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« who will feed and fawn upon thee in the ♡ summer of profperitie; but, in an adverse 6 storme, they will shelter thee no more than an “ arbour in winter. ,
6 5. Beware of suretyship for thy best friends. “ He that payeth another man's debts, seeketh “ his own decay; but if thou canst not otherwise schufe, rather lend thy money thyself upon “ good bonds, although thou borrow it, fo fhalt “ thou secure thyself, and pleasure thy friend. " Neither borrow money of a neighbour nor a “ friend, but of a stranger; where, paying for “ it, thou shalt hear no more of it; otherwise 6 thou shalt eclipse thy credit, lose thy freedom, " and yet pay as 'dear a3 to another. But in “ borrowing of money, be precious of thy word, 6 for he that hath care of keeping days of pay66 ment, is lord of another man's purse.
66 6. Undertake no suit against a poor man, es without receiving much wrong; for, besides « (that) thou makelt him thy compeer, it is a
« base conquest to triumph where there is small La resistance. Neither attempt law against any
66 man, before thou be fully resolved that thou
“ followed and obtained, will free thee from suits . " a great part of thy life.
« 7. Be
66 7. Be sure to keep some great man thy “ friend, but trouble him not for trifles. Com. “ pliment him often with many, yet small gifts, « and of little charge; and if thou hast cause to 6 bestow any great gratuity, let it be something 56 which may be daily in fight, otherwise, in this 66 ambitious age, thou shalt remain like a hop 66 without a pole, live in obscurity, and be made “ a foot-ball for every insulting companion to “ spurn at.
6 8. Towards thy superiors be humble, yet
generous; with thine equals, familiar, yet rea 66 spective. Towards thine inferiours shew much 6 humanity, and some familiarity, as to bow the 6 body, stretch forth the hand, and to uncover " the head, with such like popular compliments. “ The first prepares thy way to advancement i " the second makes thee knowne for a man well “ bred; the third gains a good report, which, “ once got, is easily kept, for right humanitie “ takes such deep root in the minds of the mul. “ titude, as they are easilier gained by unprofit« able curtesies than by churlish benefits. Yet " I advise thee not to affcet or neglect popularitie s6 too much. Seeke not to be Effex. Shunne “ to be Rawleigh.
6 9. Trust not any man with thy life, credit, “ or estate, for it is mere folly for a man to en
6 thrali " thrall himself to his friend, as though, occasion « being offered, he should not dare to become “ thine enemie.
* 10. Be not fcurrilous in conversation, nor
satyricall in thy jests. The one will make « thee unwelcome to all company, the other « pull on quarrels, and get thee hatred of " thy best friends; for suspitious jests (when « any of them favour of truth) leave a bitterness « in the mindes of those which are touched. “ And albeit I have already pointed at this in. « clusively, yet I think it necessary to leave it to 6 thee as a speciall caution, because I have seene “ many fo prone to quip and gird, as they 66 would rather leese their friend then their jest ; « and if perchance their boiling braine yield a 6c quaint scoffe, they will travell to be delivered « of it as a woman with child. These nimble 66 fancies arę but the froth of wit."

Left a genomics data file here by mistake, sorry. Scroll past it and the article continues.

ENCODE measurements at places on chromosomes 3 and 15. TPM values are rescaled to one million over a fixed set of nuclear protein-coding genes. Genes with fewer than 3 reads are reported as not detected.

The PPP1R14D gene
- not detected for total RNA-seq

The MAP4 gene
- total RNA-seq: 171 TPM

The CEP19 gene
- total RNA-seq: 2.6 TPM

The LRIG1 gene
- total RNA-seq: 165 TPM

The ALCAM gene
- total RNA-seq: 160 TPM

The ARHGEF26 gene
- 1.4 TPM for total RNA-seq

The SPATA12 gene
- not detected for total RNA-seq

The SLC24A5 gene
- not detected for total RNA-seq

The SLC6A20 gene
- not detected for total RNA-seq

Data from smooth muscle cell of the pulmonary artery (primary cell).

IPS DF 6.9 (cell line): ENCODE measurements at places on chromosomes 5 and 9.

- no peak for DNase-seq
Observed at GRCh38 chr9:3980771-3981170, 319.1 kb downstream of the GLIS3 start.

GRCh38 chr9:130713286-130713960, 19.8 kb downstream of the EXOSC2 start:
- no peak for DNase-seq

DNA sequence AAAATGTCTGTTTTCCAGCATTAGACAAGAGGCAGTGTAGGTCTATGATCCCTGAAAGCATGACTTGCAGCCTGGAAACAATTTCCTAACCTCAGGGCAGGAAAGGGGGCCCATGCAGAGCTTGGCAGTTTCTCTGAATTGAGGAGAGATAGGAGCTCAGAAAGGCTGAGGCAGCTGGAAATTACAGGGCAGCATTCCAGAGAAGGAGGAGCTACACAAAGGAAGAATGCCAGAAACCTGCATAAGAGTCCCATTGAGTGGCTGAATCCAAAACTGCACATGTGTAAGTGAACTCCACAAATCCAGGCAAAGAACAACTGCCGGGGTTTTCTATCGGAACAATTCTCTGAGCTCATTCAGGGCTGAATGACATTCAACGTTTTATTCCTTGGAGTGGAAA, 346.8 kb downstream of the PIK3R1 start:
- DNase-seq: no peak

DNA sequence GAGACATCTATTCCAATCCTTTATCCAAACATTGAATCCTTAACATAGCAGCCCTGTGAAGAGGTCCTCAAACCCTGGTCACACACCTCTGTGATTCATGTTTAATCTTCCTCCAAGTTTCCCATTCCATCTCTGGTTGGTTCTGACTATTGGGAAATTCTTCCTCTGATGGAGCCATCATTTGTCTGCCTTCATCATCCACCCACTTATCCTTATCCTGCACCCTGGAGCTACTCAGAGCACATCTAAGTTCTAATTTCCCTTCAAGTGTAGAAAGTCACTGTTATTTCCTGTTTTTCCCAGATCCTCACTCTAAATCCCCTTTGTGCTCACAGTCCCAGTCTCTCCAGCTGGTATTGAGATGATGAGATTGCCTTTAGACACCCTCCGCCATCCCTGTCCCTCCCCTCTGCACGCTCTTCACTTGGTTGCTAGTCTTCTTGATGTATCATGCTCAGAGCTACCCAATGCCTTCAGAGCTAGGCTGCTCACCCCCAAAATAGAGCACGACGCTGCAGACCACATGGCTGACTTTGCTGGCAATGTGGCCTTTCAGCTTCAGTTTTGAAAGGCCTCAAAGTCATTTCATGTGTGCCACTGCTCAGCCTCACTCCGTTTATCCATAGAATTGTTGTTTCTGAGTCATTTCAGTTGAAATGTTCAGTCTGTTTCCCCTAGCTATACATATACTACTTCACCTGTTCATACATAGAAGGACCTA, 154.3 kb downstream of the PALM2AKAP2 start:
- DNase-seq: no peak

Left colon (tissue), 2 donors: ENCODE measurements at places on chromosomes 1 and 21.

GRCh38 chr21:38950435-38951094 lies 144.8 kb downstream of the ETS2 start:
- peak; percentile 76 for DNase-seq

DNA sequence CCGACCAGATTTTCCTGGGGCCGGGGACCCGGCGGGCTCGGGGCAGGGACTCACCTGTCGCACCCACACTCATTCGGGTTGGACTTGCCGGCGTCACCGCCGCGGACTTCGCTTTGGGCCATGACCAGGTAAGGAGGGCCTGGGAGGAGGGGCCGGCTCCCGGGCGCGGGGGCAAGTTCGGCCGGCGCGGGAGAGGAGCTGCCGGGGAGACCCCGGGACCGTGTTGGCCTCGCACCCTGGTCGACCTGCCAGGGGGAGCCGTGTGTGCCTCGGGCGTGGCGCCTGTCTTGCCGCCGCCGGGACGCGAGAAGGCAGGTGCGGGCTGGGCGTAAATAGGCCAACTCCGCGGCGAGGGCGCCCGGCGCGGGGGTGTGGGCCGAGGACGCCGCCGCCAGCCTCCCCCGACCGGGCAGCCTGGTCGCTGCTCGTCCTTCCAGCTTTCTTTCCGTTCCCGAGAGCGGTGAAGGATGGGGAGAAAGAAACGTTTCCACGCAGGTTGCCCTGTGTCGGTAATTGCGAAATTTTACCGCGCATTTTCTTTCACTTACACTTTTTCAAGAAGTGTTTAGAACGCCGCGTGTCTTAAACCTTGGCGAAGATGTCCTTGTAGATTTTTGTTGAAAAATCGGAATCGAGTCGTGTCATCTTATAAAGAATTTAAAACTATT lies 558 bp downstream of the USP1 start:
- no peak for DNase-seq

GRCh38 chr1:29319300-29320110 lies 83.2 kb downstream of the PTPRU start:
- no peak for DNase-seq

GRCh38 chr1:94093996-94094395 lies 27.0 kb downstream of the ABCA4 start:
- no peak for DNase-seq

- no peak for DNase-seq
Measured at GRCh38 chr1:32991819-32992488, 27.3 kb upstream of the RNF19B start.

SIR NICHOLAS BACON,
LORD KEEPER OF THE GREAT SEAL.
“ I HAVE come to the Lord Keeper," says Puttenham, “ and found him sitting in his gal" lery alone, with the Works of Quintilian be
was a I
“ fore him. Indeed, he was a most eloquent « man, of rare wisdom and learning, as ever I “ knew England to breed, and one that joyed " as much in learned men and good witts; from “ whose lippes I have seen to proceed more “ grave and natural eloquence, than from all " the Orators of Oxford or Cambridge.”
« Queen Elizabeth came, in one of her pro“ gresses, to visit Sir Nicholas Bacon, at his 6 houfe at Redgrave, and said to him, My " Lord, how small a house you have! He re“ plied, Madam, my house is small; but you « have made me too great for it.”
EARL OF ESSEX.
At the age of fixteen, Lord Essex took the degree of Master of Arts at Cambridge, and kept his public act. “ His Father,” says Sir Henry Wotton, “ died with a very cold conceit of him; « fome say, through his affection to his second 6 son Walter Devereux, who was indeed a 's diamond of his time, and both of a kindly and
6 delicate temper and mixture. But it seems, 166 the Earl, like certain vegetables, did bud and 6 open slowly ; Nature sometimes delighting to
“ play an after-game as well as Fortune, which 66 had both their turns and tides in course."
This amiable and accomplished Nobleman is thus described by Sir Henry Wotton:
" As he grew more and more attentive to 66 business, he became less curious of his dress, “ so that those about him had a conceit, that “- sometimes when he went up to the Queen, he
scarce knew what he had on. For his manner “ of dressing was this: his chamber being com. “ monly filled with friends or suitors of one kind “ or other, when he was up he gave his legs, “ arms, and breast to his ordinary servants, to 66 button and dress him with little heed, his head “ and face to his barber, his eyes to his letters, “ his ears to petitioners, and many times all at “ once. Then the Gentleman of his robes " throwing his cloke over his shoulders, he “ would make a step into his closet, and after a “ short prayer he was gone. Only in his baths « he was somewhat delicate.”
Lord Essex was a scholar, and an extremely elegant writer in prose and in verse. His advice
to the Earl of Rutland on his travels is admirable, · and, from the excellent observations which it con.
tains, may be still perused with advantage and : instruction.